Fernando Santos, the Portuguese national team coach, faces big questions three months prior to Euro 2016: how to get the best out of Cristiano Ronaldo in his last tournament and avoid another disappointment? New blood or international experience? Tired legs and minds or new and inexperienced ones?
The Portuguese national team record in big tournaments is not stellar. It is difficult to classify it as mediocre if we consider the country’s size but the truth is that there have been occasions when ‘disappointment’ was the best word to characterise the Portuguese fans feelings at the end of the competition.
Probably the best example of that disappointment came on the evening of the 4th of July 2004, when a packed Estádio da Luz saw its home team lose the final to Greece (Angelos Charisteas, a name forever engraved in Portuguese fans minds). That team was a mix of new (the nineteen year old Ronaldo), old (the 31 year old Luis Figo) and imported (Deco) talent and, to this day, Portuguese fans speak of those days with true sadness.
The 1966 World Cup in England was responsible for another disappointment, but in this case, the Portuguese team were not expected to shock the football world like they did. When Eusébio was carried off the field in tears after the semi-final loss to the home team, the Portuguese were more proud than sad. They knew they had just made history and even if they did not win it all, they knew they had won the hearts of football fans all around the world.
The so called Portuguese golden generation seemed to promise big things when the likes of Figo, Rui Costa, Fernando Couto and Paulo Sousa won two under 20 World Cups in 1989 and 1991. Unfortunately the promise was never fulfilled.
In 1996 a stunning goal by the Czech Republic’s Karel Poborsky ended the Portuguese dream in the quarter-finals. In 1998 the incomprehensible decision of French referee Marc Batta to send off Rui Costa in the last qualifying match, in Germany, lead the way for a Ulf Kirsten goal that would kill the Portuguese hopes. In 2000 a great Portuguese campaign was interrupted by Zidane’s golden goal in the semis, and in 2002, that generation’s last chance, Murphy’s Law got the best of the team and they came home eliminated in the group stage.
Fast forward to 2016 and the Portuguese find themselves in familiar territory. They got accustomed to saying the best footballer in the world is Portuguese (even if that’s not always the case) but the tradition of coming up short when it matters is still alive and kicking.
Ronaldo is now 31 years old. He is still playing at his best but it is difficult to believe by the time the Russia 2018 World Cup arrives he will still be scoring 50 goals a year. So, this is Portugal’s last chance to take advantage of having the ‘world’s best player’ (cough cough). Through the qualifying tournament Fernando Santos chose to play Ronaldo alongside players like Tiago, Ricardo Carvalho, Danny or Meireles, players who are all in their thirties and past their prime.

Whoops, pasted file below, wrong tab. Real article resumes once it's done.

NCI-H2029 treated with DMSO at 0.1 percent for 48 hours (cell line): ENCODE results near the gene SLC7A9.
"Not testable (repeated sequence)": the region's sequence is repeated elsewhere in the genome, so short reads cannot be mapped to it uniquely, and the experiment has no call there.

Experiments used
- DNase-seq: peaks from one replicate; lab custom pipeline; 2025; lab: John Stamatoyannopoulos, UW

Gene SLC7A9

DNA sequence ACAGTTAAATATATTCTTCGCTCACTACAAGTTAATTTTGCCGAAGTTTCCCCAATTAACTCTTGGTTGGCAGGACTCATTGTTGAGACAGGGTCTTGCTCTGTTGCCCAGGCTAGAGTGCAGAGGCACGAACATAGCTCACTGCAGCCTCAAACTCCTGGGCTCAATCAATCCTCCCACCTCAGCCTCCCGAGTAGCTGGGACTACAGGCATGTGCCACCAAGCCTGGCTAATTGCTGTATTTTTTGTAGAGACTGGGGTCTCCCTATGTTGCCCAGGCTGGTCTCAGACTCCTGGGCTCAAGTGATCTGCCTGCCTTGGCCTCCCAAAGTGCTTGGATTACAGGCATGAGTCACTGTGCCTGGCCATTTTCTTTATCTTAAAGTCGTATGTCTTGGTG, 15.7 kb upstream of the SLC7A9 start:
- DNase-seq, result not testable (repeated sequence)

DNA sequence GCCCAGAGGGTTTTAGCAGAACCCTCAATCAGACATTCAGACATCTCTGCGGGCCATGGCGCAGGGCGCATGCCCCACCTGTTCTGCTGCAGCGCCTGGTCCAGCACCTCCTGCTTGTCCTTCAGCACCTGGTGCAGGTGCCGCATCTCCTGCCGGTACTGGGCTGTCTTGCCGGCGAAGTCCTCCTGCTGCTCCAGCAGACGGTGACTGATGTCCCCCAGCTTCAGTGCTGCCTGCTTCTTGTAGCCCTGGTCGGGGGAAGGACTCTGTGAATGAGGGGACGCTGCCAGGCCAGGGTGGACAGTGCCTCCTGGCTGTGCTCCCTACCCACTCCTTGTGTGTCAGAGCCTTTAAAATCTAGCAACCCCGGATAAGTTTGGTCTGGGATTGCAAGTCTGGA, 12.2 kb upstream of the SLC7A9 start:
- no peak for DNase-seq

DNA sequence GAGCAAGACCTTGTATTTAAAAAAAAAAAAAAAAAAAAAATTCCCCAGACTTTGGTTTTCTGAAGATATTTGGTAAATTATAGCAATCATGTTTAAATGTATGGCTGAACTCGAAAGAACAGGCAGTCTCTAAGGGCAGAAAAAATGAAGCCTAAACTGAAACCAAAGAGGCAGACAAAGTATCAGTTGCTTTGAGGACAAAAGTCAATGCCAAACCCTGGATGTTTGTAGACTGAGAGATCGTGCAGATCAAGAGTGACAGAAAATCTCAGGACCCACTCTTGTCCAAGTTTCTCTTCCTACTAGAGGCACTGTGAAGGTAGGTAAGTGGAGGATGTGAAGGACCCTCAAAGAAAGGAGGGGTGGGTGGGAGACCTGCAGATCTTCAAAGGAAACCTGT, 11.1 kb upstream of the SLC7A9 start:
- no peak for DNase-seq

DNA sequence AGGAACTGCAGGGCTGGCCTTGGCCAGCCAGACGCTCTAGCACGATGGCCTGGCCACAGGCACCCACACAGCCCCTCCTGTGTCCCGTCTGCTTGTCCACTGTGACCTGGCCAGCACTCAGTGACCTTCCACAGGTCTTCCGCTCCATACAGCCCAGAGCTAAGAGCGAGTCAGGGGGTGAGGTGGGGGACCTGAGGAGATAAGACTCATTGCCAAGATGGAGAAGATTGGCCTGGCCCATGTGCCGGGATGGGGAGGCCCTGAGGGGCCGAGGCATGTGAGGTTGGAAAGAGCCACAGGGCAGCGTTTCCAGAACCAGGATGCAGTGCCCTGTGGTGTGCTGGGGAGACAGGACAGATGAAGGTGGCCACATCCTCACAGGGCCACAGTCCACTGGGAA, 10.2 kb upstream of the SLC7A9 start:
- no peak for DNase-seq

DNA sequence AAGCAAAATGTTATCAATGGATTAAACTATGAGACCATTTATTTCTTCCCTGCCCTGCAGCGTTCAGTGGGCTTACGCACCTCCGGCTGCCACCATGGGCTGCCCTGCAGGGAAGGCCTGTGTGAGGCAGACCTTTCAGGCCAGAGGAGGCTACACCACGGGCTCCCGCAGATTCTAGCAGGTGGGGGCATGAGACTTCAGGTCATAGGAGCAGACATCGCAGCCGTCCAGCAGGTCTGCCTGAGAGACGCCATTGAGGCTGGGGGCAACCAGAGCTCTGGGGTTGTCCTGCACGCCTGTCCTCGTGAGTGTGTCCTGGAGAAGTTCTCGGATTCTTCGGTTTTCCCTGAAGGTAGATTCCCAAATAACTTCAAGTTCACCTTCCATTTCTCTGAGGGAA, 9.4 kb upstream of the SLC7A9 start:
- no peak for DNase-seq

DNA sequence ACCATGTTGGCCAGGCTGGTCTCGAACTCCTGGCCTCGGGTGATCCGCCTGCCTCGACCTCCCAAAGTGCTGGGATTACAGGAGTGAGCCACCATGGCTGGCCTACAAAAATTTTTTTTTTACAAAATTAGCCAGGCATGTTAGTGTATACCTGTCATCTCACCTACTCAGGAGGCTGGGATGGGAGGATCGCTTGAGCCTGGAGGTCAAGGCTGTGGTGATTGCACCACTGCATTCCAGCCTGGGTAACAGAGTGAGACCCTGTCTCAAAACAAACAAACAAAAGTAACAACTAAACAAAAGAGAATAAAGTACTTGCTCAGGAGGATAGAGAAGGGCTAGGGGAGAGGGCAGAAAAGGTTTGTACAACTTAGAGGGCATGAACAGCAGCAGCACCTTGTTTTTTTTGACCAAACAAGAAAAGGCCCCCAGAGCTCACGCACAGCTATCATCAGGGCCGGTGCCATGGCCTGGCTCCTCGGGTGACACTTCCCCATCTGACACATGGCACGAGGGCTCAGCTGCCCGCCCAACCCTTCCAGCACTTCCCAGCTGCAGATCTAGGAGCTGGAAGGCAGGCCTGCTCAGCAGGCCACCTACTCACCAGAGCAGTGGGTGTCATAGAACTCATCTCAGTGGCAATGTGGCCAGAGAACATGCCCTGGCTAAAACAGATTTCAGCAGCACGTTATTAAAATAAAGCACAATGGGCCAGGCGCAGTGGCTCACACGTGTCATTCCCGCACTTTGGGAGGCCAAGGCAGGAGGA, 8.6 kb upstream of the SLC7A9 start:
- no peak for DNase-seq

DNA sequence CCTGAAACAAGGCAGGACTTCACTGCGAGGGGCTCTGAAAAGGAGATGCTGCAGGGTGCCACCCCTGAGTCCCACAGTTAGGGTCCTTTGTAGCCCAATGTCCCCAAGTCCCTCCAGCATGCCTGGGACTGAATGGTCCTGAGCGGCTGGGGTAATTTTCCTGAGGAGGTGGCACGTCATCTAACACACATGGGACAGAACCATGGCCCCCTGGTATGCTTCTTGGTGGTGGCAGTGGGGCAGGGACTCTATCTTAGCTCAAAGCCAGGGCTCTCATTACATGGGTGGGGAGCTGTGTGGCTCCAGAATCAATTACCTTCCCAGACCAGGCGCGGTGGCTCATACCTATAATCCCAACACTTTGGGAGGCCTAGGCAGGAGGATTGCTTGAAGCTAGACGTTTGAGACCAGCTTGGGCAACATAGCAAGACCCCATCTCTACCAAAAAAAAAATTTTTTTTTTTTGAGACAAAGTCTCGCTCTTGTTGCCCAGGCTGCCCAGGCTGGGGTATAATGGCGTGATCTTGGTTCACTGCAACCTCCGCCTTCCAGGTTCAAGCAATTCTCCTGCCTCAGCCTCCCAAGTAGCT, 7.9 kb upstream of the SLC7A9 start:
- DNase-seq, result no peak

The preference of experience over young talent was understandable as the priority was to qualify for the Euros, but once the place in the group stage was sealed, we can’t help asking Mr. Santos a few questions: is this the best team for Euro 2016? Did you have a chance to watch the Under 21 European Championship, last summer, Fernando?
Portugal’s under 21 national team reached the final (which they lost to Sweden) last summer, and it was largely due to the great talent of a handful of players. Bernardo Silva, Wiliam Carvalho and João Mário grabbed the scouts’ attention although the team, as a whole, was solid and showed that Santos could (and should!) take them into consideration when selecting the squad for Euro 2016.
These last couple of friendlies already give some indication of what Mr. Santos’ intentions are. João Mário seems to have confirmed his place in the team and Wiliam ‘the Wall’ Carvalho is now battling for the number 6 position with another young prospect (Danilo). Fernando Santos now seems comfortable with the idea that Ronaldo, in this stage of his career, should be a striker in the national team, and there is no other possible strategy than to surround him with the best talent available, even if this means having a 20 year old Bernardo Silva in the number 10 position or, in some games, having an 18 year old Sanches helping out in the midfield.
Tiago’s, Meireles’, Danny’s, Carvalho’s and even Moutinho’s time is officially over. If the Portuguese don’t want to wake up one day and realise Ronaldo’s time is also over, the time to make the changes is now! So, please, Mr. Santos! From one Portuguese to another: give the kids a chance! Ronaldo’s clock is ticking…